With a significant change in its purpose and culture on the rapidly approaching horizon, the Capitol Hill Chamber of Commerce is looking for a new person to represent its more than 300 members.
In a Thursday morning announcement, the business community and advocacy organization said that Michael Wells is leaving the organization after serving as executive director at the nonprofit for five years.
Like our thriving neighborhood, the Capitol Hill Chamber of Commerce continues to evolve. And, today, the Capitol Hill Chamber of Commerce announces Michael Wells, the Chamber’s Executive Director, has decided to leave the organization. Michael’s departure comes after nearly ten years of distinguished service as president of the board and more recently as Executive Director. Michael advanced many of the neighborhood and the organization’s goals and helped strengthen Capitol Hill community by connecting leaders from organizations across the Hill. We are incredibly proud of the work that Michael has done for the neighborhood, and his legacy with this organization will live on.
“Michael will be sorely missed, but with the strength of our partners, our incredible members, and our diverse and representative board, we believe the future is strong, and we look forward to continuing to serve you and Capitol Hill,” the announcement reads. Wells will leave his role at the end of the month, according to the statement from the Capitol Hill Chamber of Commerce board of directors.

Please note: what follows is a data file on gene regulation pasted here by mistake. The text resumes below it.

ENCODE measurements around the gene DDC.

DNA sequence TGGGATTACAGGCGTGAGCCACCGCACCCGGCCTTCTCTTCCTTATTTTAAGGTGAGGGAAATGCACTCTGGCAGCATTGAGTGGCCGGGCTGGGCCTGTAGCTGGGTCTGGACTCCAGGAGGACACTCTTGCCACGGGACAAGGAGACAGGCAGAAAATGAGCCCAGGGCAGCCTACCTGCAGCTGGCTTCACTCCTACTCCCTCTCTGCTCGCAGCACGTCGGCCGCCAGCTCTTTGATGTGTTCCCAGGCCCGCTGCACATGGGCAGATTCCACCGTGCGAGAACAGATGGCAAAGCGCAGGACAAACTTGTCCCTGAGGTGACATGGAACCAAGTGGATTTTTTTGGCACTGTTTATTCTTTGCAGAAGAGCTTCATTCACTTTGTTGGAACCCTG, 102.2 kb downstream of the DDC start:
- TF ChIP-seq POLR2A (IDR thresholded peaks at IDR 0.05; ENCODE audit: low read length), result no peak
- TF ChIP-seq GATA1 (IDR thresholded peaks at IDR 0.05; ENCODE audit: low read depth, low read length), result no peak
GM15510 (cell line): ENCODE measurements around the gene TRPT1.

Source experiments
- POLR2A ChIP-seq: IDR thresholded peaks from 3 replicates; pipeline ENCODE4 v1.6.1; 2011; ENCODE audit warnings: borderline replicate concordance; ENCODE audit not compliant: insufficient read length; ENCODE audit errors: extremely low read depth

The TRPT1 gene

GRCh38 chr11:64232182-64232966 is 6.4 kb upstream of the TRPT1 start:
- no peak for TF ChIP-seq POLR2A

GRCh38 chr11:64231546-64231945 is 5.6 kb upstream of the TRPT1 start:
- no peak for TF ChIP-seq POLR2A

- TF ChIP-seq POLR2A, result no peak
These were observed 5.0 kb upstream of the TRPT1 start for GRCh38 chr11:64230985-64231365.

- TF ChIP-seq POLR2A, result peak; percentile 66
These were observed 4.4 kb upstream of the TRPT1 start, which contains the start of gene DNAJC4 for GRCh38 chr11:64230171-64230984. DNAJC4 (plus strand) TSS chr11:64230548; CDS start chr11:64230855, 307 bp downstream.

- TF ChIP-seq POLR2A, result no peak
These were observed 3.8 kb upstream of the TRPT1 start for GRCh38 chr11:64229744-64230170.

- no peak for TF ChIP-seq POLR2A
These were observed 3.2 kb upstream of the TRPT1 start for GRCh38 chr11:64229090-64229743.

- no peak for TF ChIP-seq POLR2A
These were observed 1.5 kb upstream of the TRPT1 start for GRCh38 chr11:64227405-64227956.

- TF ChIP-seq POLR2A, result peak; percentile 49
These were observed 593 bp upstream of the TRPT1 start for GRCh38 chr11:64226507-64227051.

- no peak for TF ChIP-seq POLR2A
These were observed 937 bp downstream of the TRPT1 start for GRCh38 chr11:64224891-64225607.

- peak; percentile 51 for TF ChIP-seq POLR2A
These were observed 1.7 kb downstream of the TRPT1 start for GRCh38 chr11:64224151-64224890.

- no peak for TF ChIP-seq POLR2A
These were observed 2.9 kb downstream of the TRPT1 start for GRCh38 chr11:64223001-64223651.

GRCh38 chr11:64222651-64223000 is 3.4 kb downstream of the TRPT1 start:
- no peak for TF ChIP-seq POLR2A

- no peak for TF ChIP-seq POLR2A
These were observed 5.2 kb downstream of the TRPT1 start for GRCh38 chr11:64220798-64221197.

The chamber board is currently co-chaired by Jill Cronauer, director of property management at Capitol Hill developer Hunters Capital, and resident representative Meghann Glavin who works at Starbucks.
In a letter accompanying the statement, Wells recalled his days as a Broadway business owner at Bailey Coy Books and the “astonishing decade of change” in the neighborhood.
It’s time to move on. After over a decade of working for the Capitol Chamber of Commerce – first as a volunteer and the first President of the Board of Directors, then as staff – I’ve decided to pursue other opportunities. It’s been an astonishing decade of change for me and for Capitol Hill. As a small business manager and owner (Bailey/Coy Books, R.I.P.), I struggled and celebrated with all of you in the good times and bad as an indie, locally owned business. And after the closing of the store I made the economic health and prosperity of this neighborhood that I love so very much my work.
Wells tells CHS he is taking time to assess his options before announcing what comes next. Continue reading